The restoration man

Peter’s grandfather, Charles Stanley, an auctioneer and estate agent in Kent, had seen the plot advertised in the 1930s. He advised his son-in-law, Laurie Minter, a builder and surveyor, to go into brick-making and so in 1936 the firm was born. After the war, many landowners began demolishing old cottages that had fallen into disrepair, rather than rebuilding them. Laurie thought this was a shame, so in 1948 he began buying up derelict buildings, crafting bricks to repair these old buildings. This was the start of the restoration work which has become a main feature of this company. In 1974 Laurie died and Peter, who had worked there since 1950, inherited the business with its remaining three brick-makers all in their eighties. He realised he needed to train younger men and fast, so he developed the specialism in restoration. Today there are 15 skilled craftsmen and women at the firm, a testimony to his inspired vision and sound management.

Bricks have been made on this site by hand since 1798, though archaeological evidence reveals that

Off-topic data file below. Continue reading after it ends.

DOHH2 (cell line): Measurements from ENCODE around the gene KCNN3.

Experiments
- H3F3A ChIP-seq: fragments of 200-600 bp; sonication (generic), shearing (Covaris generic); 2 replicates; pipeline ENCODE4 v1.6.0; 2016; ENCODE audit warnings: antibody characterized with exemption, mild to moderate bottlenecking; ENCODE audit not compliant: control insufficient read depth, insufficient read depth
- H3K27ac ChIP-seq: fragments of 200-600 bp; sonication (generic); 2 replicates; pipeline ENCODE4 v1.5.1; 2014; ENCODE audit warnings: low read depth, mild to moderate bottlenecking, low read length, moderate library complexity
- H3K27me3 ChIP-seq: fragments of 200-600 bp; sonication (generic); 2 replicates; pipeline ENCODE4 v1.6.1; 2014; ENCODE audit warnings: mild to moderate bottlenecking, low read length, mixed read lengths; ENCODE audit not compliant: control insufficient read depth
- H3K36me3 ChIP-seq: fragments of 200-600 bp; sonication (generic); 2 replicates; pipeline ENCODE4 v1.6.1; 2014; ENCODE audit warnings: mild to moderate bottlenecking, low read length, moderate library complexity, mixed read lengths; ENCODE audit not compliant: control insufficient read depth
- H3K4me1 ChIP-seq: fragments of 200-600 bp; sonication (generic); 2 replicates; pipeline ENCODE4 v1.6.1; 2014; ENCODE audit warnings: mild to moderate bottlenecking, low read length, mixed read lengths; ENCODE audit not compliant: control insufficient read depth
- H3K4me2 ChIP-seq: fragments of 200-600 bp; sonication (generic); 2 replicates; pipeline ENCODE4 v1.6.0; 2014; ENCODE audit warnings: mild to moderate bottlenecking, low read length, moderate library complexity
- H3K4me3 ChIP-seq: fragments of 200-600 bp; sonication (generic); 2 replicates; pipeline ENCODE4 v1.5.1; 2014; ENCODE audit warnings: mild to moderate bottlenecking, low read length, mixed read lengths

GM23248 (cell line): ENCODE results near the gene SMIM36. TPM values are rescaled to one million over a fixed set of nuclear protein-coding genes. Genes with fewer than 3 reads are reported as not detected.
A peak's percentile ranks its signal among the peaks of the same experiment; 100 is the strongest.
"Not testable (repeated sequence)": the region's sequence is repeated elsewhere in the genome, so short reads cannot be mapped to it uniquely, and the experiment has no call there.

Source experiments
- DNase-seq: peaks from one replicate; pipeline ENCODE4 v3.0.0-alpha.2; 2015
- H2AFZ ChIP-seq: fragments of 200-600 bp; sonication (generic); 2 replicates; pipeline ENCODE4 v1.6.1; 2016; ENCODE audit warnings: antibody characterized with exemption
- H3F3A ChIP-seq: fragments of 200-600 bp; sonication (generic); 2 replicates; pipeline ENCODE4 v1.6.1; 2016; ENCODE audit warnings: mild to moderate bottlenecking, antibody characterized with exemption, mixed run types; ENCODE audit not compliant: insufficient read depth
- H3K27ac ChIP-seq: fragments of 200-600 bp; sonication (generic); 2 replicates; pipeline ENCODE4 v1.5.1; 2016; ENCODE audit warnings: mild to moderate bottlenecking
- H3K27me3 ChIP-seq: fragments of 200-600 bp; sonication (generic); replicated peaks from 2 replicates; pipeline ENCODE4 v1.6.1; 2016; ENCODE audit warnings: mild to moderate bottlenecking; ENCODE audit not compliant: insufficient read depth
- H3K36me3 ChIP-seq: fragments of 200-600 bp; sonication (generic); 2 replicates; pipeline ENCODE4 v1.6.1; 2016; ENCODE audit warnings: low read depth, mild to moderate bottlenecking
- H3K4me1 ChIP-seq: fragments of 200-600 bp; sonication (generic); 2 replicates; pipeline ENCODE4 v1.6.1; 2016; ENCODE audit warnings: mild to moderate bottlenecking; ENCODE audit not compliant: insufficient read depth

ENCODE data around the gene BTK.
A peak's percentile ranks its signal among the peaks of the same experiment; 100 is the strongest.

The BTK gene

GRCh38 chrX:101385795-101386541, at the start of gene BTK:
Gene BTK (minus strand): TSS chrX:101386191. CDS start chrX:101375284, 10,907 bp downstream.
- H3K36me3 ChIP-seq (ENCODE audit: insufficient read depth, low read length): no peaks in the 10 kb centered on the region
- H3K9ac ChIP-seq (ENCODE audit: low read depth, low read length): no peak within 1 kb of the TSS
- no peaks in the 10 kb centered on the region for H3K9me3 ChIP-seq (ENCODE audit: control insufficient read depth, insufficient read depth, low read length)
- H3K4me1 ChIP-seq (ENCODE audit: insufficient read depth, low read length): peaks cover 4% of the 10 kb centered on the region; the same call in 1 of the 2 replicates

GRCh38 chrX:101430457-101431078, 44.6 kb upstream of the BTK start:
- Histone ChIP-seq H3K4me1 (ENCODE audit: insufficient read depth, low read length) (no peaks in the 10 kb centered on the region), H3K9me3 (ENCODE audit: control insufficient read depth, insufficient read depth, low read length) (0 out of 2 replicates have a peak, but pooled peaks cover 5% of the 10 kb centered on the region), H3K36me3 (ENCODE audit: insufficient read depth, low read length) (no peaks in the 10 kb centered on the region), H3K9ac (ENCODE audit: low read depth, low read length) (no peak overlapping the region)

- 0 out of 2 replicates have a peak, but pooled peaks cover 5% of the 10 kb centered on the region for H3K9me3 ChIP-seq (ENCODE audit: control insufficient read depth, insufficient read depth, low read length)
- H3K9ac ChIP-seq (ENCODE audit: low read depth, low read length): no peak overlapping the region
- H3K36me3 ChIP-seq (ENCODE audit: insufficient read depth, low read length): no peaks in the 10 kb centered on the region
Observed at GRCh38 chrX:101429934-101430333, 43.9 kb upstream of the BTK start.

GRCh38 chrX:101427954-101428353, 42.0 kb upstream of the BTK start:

a kiln stood nearby from as early as 1450. It was once just a clay-pit, part of Hurrell’s Hole Farm. A family called English owned it in the 19th century, until their daughter sold it in 1920, but brick-making continued throughout both world wars.

Centuries ago the waters of the Thames estuary deposited layers of London clay and fine silt here to lie in wait and provide the perfect raw materials for the industry that has 
grown upon it.

A simple process

In the autumn, for about ten days, a year’s worth of clay is dug from the hillside. It is left outside so sulphates can evaporate and then is soaked and pugged (mixed) to make it malleable before it is trundled to the maker’s table to be moulded by hand, one brick at a time.

Leaving the office, I watched Lorraine Quilter as she made floor bricks in what was once a chicken shed. Her mother made bricks and Lorraine played here as a child. She has worked here for more than 12 years. She sprinkled sand and banged a lump of clay into a wooden mould then sliced off the surplus with a bow wire and smoothed it with a metal strike. More sand was sprinkled before she flipped it over (as a child would tip a bucket of sand at the seaside) onto a small wooden palette and loaded it onto a barrow. The process took but a few seconds.